Mr. Miller was master of ceremonies at Rev. Schroeder's retirement party."He was such a good guy, and a religious man, who was really good with kids," Mr. Miller said.

"I have known Father Schroeder my entire life," Carol Danek said. "He gave me all of my sacraments. He was my pastor throughout my grade school years at the old St. Mary's School.

"He never hesitated to come into the school to question us about what we were learning," she said. "At recess, he played baseball with us and flooded some of the parking area for an ice-skating rink in the winter."

She said he also was responsible for introducing her to her husband, John Danek.

"When my husband came to Rock Island as a young man, he contacted St. Mary's about a CYO (Catholic Youth Organization) or Dominic club where he might meet some young people," Mrs. Danek said. "Father bluntly asked him 'Are your looking for a girl to take out? I have lots of girls in the parish who like to eat.' "

Rev. Schroeder looked over his list, "matched us up and married us, and we are still married after 43 years," Mrs. Danek said. "Father always said that we were one of his success stories" -- one of hundreds and hundreds he cherished.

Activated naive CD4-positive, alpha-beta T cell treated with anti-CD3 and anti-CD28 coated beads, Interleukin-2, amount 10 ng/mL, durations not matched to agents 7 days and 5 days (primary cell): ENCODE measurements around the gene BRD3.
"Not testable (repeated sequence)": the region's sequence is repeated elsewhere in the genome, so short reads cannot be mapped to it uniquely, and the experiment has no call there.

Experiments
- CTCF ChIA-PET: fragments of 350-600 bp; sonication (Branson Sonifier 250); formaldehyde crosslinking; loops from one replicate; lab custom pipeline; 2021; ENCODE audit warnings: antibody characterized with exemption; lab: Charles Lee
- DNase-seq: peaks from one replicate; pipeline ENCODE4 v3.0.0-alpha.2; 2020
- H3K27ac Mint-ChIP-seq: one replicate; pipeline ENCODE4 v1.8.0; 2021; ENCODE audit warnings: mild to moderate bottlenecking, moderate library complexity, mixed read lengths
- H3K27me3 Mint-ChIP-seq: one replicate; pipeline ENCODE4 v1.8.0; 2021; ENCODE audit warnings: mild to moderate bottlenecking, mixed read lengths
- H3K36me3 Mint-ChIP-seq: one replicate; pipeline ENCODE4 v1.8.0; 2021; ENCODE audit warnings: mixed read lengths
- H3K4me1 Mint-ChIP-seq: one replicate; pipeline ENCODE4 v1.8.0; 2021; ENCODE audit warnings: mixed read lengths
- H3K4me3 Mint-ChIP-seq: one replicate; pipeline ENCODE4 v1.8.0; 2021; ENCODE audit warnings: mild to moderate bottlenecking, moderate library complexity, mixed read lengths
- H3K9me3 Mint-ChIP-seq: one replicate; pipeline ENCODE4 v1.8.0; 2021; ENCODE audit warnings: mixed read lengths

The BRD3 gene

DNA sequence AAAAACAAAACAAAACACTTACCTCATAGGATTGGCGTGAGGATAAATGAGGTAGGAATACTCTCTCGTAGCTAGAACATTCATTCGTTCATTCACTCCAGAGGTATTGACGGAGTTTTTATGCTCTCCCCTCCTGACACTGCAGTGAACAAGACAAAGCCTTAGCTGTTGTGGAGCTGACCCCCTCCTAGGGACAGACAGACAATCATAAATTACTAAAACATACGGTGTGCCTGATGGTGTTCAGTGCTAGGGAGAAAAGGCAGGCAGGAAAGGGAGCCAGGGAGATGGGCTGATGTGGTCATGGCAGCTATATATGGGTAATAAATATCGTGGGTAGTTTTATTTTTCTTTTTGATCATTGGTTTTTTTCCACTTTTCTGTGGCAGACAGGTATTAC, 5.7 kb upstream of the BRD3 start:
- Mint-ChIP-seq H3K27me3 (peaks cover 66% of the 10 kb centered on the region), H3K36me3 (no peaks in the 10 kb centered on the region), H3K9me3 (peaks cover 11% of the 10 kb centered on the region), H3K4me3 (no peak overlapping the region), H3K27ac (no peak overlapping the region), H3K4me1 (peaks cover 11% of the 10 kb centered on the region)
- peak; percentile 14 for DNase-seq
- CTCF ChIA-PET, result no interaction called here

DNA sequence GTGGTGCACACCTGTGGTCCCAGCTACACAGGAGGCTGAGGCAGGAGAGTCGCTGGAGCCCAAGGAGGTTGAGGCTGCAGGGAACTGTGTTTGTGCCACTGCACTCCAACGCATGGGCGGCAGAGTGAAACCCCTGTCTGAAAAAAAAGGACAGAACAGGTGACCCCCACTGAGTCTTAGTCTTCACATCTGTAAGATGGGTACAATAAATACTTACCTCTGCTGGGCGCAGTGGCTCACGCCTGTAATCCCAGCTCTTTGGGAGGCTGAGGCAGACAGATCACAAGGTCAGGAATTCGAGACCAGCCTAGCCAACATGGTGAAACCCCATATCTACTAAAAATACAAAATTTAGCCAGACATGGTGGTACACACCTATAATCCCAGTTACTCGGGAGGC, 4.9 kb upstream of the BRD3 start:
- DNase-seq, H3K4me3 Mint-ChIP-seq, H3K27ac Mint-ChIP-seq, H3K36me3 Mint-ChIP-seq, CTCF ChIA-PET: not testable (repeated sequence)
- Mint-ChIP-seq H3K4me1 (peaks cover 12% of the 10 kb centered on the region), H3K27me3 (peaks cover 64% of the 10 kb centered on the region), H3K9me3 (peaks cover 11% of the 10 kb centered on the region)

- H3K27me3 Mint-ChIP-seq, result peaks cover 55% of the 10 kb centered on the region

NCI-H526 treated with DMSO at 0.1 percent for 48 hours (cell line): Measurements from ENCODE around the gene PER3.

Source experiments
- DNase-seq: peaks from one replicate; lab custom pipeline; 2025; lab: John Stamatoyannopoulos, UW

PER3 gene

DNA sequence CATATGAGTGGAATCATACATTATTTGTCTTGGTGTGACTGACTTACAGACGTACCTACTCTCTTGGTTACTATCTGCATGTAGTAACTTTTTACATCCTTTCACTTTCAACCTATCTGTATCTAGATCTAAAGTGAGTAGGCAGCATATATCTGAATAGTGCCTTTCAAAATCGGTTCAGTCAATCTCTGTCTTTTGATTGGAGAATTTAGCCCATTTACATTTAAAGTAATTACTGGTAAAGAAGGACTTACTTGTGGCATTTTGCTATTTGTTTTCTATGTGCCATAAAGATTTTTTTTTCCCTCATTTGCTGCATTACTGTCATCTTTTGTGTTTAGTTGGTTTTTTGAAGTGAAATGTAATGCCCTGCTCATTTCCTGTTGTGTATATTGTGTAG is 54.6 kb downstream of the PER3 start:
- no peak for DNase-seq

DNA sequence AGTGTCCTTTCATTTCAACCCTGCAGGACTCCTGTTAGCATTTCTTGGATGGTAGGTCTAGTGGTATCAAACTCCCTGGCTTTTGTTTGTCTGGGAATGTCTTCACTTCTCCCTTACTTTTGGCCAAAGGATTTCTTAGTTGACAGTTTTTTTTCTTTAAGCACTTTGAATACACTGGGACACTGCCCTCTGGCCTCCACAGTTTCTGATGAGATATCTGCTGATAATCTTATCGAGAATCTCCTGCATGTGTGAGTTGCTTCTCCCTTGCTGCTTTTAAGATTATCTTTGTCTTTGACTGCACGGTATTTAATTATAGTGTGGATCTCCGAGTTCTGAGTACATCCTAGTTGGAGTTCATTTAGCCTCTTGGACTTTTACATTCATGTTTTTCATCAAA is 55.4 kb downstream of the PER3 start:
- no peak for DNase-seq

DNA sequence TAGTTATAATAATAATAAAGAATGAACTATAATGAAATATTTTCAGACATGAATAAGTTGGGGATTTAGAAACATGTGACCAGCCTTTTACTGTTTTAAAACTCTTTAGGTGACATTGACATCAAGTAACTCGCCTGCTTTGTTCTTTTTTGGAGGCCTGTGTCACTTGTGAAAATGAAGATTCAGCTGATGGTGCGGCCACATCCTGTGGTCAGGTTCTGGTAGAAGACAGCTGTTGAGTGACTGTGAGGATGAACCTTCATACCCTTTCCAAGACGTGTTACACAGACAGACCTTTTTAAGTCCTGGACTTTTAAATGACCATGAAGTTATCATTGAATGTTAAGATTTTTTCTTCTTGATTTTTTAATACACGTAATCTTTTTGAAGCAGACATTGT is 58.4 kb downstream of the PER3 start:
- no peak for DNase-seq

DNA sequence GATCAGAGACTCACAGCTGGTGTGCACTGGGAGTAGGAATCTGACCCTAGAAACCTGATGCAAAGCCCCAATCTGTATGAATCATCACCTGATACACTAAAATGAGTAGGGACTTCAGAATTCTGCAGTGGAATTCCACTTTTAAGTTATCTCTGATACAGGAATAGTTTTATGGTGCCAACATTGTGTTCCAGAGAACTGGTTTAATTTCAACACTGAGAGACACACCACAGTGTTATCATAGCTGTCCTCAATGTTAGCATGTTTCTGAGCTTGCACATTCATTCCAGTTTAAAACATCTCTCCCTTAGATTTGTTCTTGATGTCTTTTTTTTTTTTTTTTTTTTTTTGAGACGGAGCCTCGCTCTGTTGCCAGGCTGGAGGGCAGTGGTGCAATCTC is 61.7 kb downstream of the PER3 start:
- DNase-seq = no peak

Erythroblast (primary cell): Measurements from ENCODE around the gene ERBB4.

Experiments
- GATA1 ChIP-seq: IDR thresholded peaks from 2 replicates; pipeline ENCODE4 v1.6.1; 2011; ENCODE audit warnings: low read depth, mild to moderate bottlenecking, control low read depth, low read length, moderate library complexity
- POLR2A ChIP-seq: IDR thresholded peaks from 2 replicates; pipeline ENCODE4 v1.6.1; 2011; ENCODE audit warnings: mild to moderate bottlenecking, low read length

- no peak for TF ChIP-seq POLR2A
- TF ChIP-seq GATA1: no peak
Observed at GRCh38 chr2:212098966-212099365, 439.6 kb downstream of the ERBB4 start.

The Rev. George J. Schroeder bio box

Born: April 25, 1917
Hometown: Chicago 
Education: St. Francis Xavier Grade School, and Quigley Preparatory Seminary High School, both in Chicago; St. Mary of the Lake Seminary, Mundelein; Canisianum Seminary, Innsbruck, Austria; International Pontifical College, Sion, Switzerland; St. Meinrad, Ind, Seminary; ordained June 7, 1942, St. Mary's Cathedral, Peoria.
Experience: St. Mary's Catholic Church administrator in 1948 and parish pastor in 1951; retiring in 1992.
Noteworthy moments: Had a multi-purpose parish center named Schroeder Hall in his honor; Named St. Mary pastor emeritus in 2001.


Local events heading

  Today is Saturday, Aug. 30, the 242nd day of 2014. There are 123 days left in the year.

1864 — 150 years ago: A large pair of elk, captured in Iowa, were exhibited in Market Square today.
1889 — 125 years ago: The Rock Island Arsenal dam was being constructed under the supervision of Charles Frances, of Lowell, Mass.
1914 — 100 years ago: Mrs. Frank Mixer, of Rock Island, was the winner of the final preliminary for the women's handicap golf cup at Rock Island arsenal links.
1939 — 75 years ago: Sixteen hundred persons — many from war-fearful Europe — arrived in New York aboard the German liner Bremen. For two days on the trip, passengers were cut off from the world with both incoming and outgoing radio messages banned.
1964 — 50 years ago: Police reported five youths have been involved in the theft of about seven cars in recent weeks. Three of the youths were arrested Saturday afternoon, one was in custody as the result of a previous arrest, and the fifth is expected to be arrested today.
1989 — 25 years ago: The Rock Island/Milan School Board is asking the city to tear down Franklin School and allow the school district to pay back the estimated $100,00 cost during 10 years.

(More History)